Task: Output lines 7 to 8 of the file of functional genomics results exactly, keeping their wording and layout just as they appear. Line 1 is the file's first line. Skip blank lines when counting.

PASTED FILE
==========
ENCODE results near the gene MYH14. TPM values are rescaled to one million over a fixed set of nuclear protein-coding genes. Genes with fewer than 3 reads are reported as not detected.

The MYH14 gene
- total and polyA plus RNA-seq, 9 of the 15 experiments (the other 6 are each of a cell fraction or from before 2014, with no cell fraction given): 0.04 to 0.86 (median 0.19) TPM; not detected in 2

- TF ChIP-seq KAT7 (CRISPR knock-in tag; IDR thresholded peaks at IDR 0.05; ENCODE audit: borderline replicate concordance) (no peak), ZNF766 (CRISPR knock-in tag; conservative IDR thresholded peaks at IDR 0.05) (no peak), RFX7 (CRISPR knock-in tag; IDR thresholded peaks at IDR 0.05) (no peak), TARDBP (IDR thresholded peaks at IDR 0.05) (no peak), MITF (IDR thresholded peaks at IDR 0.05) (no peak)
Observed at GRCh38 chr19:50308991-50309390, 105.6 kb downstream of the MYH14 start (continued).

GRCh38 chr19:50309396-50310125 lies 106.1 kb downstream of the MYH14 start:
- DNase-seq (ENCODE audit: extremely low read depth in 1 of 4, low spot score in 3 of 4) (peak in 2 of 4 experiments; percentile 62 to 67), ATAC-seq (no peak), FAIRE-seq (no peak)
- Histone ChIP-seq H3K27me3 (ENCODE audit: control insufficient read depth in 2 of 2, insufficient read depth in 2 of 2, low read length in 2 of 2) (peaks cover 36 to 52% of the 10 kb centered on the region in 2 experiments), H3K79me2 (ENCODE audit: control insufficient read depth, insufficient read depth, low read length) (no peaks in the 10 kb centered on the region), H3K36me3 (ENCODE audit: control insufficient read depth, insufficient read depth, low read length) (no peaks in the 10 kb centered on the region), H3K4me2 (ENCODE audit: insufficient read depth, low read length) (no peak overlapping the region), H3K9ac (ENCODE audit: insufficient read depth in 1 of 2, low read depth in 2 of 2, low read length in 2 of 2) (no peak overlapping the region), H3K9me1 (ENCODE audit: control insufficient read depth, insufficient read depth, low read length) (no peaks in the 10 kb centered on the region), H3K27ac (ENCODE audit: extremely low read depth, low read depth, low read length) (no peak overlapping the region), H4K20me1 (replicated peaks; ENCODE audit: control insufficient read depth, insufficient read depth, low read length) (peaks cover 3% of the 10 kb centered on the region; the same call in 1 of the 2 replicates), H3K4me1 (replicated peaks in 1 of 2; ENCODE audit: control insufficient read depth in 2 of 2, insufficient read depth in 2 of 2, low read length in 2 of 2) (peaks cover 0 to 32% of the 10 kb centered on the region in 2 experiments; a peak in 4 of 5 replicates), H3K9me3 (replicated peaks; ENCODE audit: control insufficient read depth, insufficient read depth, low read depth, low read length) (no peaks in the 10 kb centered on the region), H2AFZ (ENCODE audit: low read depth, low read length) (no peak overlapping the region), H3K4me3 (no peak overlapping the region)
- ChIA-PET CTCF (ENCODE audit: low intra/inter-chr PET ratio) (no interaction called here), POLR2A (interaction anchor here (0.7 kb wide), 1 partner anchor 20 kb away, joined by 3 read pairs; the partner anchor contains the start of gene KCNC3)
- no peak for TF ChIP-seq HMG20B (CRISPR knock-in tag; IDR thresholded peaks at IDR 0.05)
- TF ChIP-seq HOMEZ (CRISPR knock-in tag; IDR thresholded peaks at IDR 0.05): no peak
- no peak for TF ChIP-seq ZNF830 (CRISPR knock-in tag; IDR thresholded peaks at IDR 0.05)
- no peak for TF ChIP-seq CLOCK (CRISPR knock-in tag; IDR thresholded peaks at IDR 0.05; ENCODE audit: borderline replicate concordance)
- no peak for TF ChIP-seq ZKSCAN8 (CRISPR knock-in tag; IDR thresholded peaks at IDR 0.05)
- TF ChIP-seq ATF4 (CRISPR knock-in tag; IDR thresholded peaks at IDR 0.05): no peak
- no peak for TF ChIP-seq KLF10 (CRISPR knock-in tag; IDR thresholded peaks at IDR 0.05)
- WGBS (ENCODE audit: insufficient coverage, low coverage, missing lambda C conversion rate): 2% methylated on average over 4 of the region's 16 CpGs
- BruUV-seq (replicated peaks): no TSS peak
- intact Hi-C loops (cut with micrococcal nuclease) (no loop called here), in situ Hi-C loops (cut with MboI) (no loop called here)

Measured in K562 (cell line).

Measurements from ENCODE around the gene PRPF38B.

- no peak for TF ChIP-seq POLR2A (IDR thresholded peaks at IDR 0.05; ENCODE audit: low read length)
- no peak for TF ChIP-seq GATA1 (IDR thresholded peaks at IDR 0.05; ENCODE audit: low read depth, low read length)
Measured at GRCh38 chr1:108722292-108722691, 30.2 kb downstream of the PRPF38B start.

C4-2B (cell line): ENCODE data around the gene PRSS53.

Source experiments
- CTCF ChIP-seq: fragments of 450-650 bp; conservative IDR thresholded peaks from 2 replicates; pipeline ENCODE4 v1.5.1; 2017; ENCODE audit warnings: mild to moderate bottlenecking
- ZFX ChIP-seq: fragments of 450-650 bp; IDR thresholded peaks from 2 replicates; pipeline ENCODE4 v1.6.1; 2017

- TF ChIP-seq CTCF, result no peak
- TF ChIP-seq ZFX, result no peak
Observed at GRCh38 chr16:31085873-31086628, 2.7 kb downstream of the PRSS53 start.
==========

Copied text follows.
- DNase-seq (ENCODE audit: extremely low read depth in 1 of 4, low spot score in 3 of 4) (peak in 2 of 4 experiments; percentile 62 to 67), ATAC-seq (no peak), FAIRE-seq (no peak)
- Histone ChIP-seq H3K27me3 (ENCODE audit: control insufficient read depth in 2 of 2, insufficient read depth in 2 of 2, low read length in 2 of 2) (peaks cover 36 to 52% of the 10 kb centered on the region in 2 experiments), H3K79me2 (ENCODE audit: control insufficient read depth, insufficient read depth, low read length) (no peaks in the 10 kb centered on the region), H3K36me3 (ENCODE audit: control insufficient read depth, insufficient read depth, low read length) (no peaks in the 10 kb centered on the region), H3K4me2 (ENCODE audit: insufficient read depth, low read length) (no peak overlapping the region), H3K9ac (ENCODE audit: insufficient read depth in 1 of 2, low read depth in 2 of 2, low read length in 2 of 2) (no peak overlapping the region), H3K9me1 (ENCODE audit: control insufficient read depth, insufficient read depth, low read length) (no peaks in the 10 kb centered on the region), H3K27ac (ENCODE audit: extremely low read depth, low read depth, low read length) (no peak overlapping the region), H4K20me1 (replicated peaks; ENCODE audit: control insufficient read depth, insufficient read depth, low read length) (peaks cover 3% of the 10 kb centered on the region; the same call in 1 of the 2 replicates), H3K4me1 (replicated peaks in 1 of 2; ENCODE audit: control insufficient read depth in 2 of 2, insufficient read depth in 2 of 2, low read length in 2 of 2) (peaks cover 0 to 32% of the 10 kb centered on the region in 2 experiments; a peak in 4 of 5 replicates), H3K9me3 (replicated peaks; ENCODE audit: control insufficient read depth, insufficient read depth, low read depth, low read length) (no peaks in the 10 kb centered on the region), H2AFZ (ENCODE audit: low read depth, low read length) (no peak overlapping the region), H3K4me3 (no peak overlapping the region)